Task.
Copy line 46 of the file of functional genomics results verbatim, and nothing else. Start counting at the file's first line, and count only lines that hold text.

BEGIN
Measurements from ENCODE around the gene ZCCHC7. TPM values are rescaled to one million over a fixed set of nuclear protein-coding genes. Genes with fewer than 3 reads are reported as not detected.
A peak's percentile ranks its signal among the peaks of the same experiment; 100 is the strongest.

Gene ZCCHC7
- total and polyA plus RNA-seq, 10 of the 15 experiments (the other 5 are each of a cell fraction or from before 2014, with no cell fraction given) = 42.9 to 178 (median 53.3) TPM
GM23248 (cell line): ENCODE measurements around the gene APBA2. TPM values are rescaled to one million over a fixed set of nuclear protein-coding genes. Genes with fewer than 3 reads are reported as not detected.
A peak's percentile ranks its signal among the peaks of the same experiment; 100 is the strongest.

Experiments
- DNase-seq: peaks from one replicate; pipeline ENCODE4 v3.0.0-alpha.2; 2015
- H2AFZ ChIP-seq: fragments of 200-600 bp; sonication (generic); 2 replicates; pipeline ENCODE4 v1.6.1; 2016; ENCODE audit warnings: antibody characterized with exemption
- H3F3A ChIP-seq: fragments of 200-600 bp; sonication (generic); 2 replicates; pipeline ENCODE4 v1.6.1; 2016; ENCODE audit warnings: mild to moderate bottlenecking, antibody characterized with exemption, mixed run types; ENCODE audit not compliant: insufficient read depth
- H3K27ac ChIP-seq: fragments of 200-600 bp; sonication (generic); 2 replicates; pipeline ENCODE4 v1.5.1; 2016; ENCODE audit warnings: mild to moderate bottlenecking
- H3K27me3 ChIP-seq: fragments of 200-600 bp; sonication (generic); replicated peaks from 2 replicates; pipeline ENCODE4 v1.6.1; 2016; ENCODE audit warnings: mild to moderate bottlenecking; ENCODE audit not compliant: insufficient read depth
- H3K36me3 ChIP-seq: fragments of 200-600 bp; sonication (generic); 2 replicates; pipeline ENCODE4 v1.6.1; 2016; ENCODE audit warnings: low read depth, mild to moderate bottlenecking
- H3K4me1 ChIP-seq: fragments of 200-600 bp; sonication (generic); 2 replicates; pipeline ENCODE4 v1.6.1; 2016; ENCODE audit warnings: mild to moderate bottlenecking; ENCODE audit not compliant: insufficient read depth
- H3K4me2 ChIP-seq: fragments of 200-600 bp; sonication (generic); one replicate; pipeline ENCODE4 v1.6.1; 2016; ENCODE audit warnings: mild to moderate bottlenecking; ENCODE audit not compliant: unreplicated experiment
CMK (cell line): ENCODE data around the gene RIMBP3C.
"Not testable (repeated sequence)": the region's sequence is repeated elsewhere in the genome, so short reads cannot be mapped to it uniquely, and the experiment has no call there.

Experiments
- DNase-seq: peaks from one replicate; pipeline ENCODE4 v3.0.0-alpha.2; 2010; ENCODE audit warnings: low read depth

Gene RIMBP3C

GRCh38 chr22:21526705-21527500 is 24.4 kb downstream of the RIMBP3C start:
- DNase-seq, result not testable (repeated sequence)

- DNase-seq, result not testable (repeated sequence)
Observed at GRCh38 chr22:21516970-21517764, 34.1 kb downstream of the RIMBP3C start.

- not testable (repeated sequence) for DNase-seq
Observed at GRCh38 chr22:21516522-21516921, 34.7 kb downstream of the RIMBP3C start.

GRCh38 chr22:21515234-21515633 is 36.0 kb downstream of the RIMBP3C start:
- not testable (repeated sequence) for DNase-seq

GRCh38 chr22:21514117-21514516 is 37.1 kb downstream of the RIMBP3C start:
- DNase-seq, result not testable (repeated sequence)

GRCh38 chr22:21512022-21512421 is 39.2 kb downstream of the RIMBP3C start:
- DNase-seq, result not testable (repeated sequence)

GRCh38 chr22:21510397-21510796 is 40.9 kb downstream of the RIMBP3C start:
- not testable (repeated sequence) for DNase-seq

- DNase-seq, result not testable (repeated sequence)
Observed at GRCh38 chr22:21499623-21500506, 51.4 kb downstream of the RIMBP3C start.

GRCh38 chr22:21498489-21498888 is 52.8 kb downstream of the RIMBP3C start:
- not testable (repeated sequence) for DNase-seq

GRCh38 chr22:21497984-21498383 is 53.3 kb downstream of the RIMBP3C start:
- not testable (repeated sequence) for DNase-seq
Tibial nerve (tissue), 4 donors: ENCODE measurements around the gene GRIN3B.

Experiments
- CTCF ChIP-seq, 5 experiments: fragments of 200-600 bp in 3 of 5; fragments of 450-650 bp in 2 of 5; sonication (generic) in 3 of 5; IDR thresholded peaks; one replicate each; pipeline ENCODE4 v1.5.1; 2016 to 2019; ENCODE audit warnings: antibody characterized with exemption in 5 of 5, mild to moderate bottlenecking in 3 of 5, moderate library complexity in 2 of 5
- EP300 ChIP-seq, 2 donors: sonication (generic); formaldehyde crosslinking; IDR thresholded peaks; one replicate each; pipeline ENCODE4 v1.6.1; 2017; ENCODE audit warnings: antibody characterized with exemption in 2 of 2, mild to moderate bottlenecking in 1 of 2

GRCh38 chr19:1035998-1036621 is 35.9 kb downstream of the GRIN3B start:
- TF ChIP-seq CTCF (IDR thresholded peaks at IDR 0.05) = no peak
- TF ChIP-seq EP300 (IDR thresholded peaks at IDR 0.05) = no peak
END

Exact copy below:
- TF ChIP-seq CTCF (IDR thresholded peaks at IDR 0.05) = no peak